Ever since the Great Multimethod Debate, I've been introducing various principles into my arguments. These are my "axioms of semantics", and my hope is to take the hard questions and answer them purely in terms of reasoning from these basic principles. This is the kind of reasoning that makes me love mathematics: to reduce all hard decisions into obvious truths by using proper definitions of terms.
So, anyway, here's the list I have so far. (The other well-known Perl principles like Least Surprise, Waterbed, and Endweight are omitted. Maybe I'll do a writeup about those soon.)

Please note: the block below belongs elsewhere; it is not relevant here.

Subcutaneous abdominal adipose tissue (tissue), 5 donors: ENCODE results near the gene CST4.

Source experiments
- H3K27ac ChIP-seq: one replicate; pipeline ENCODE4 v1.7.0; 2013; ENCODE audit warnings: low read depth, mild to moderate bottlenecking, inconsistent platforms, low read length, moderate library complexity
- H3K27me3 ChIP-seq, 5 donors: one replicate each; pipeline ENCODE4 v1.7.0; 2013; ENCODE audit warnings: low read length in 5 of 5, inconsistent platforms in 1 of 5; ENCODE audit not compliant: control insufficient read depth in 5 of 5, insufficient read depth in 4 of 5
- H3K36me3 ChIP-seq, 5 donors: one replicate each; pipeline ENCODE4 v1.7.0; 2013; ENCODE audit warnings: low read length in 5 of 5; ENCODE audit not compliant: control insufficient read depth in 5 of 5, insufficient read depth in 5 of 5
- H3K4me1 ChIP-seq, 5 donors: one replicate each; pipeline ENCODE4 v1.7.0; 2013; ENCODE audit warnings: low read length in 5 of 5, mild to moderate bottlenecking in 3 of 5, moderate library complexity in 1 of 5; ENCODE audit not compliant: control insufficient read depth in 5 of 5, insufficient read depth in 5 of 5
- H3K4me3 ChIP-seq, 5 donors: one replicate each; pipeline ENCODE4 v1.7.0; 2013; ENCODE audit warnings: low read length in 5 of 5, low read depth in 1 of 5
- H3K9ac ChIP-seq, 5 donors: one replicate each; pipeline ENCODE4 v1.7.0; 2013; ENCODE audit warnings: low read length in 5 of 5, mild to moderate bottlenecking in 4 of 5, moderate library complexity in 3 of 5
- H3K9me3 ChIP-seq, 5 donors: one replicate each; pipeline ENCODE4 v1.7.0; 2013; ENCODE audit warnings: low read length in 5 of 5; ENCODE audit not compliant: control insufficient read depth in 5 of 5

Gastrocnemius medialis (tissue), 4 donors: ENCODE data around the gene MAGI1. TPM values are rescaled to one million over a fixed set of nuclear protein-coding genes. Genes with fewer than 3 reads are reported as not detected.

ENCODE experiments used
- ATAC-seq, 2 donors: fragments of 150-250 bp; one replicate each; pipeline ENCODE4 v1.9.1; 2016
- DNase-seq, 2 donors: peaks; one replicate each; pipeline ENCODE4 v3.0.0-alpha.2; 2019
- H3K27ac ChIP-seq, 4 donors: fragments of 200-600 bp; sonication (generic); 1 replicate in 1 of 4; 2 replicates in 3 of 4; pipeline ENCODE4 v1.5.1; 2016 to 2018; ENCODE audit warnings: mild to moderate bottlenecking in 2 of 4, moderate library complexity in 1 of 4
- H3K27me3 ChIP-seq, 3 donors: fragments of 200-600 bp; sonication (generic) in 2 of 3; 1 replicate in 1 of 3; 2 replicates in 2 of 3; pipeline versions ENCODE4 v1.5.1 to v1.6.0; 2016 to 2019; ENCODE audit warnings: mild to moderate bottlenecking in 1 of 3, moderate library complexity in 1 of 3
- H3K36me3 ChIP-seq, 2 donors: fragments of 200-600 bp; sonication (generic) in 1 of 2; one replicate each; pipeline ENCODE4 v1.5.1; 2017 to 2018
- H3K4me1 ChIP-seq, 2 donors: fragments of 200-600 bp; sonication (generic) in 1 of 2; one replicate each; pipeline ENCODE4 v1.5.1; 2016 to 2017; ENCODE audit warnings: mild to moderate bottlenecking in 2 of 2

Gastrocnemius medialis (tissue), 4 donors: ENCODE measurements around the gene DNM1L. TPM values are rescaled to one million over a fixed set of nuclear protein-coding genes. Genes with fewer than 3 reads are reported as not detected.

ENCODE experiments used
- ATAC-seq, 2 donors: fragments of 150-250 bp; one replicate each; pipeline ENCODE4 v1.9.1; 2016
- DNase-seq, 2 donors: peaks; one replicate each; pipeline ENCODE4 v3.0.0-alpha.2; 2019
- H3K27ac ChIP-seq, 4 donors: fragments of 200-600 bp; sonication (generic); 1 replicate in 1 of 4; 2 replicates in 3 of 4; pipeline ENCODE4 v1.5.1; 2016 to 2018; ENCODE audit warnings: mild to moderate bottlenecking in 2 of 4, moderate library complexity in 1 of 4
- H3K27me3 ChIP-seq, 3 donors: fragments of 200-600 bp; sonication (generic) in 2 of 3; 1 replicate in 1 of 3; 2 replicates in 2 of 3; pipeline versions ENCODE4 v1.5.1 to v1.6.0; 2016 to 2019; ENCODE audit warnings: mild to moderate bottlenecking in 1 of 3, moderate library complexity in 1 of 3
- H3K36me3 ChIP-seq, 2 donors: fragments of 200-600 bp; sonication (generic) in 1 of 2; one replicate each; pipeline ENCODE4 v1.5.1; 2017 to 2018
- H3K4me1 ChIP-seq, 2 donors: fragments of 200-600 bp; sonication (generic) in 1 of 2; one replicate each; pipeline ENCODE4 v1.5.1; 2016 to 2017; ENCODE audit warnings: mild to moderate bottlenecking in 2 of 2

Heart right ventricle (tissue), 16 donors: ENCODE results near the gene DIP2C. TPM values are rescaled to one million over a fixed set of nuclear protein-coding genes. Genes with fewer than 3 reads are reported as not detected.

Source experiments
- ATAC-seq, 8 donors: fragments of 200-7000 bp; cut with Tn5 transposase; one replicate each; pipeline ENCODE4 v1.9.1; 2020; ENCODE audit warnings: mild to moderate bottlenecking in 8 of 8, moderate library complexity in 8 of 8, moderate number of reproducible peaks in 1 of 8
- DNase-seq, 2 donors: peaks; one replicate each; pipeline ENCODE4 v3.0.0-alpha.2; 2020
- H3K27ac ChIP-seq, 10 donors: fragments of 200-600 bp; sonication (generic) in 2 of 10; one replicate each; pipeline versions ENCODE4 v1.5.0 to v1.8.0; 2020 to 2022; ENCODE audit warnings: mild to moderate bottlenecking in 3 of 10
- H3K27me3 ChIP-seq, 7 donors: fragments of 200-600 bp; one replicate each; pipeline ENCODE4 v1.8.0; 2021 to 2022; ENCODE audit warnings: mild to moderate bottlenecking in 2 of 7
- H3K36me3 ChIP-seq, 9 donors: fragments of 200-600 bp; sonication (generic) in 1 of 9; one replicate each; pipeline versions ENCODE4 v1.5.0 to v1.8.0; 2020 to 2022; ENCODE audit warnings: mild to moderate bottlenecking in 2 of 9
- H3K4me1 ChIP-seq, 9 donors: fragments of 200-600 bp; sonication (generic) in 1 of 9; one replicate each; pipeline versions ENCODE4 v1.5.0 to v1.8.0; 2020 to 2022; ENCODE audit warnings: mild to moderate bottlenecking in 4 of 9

The motivations for the three were: manhattan MMD, the junctive one() type, and manhattan MMD again, respectively. Also note that the first principle precludes the existence of submethods. Now it's clear why I keep asking why we need submethods. It's not entirely clear why I continue not to get any answers.
 Up to metainformation, such as asking which class the object is in, of course.
 To be fair, Damian responded to my query, but he didn't answer my question. He gave more an example of how submethods are used, rather than why they are used.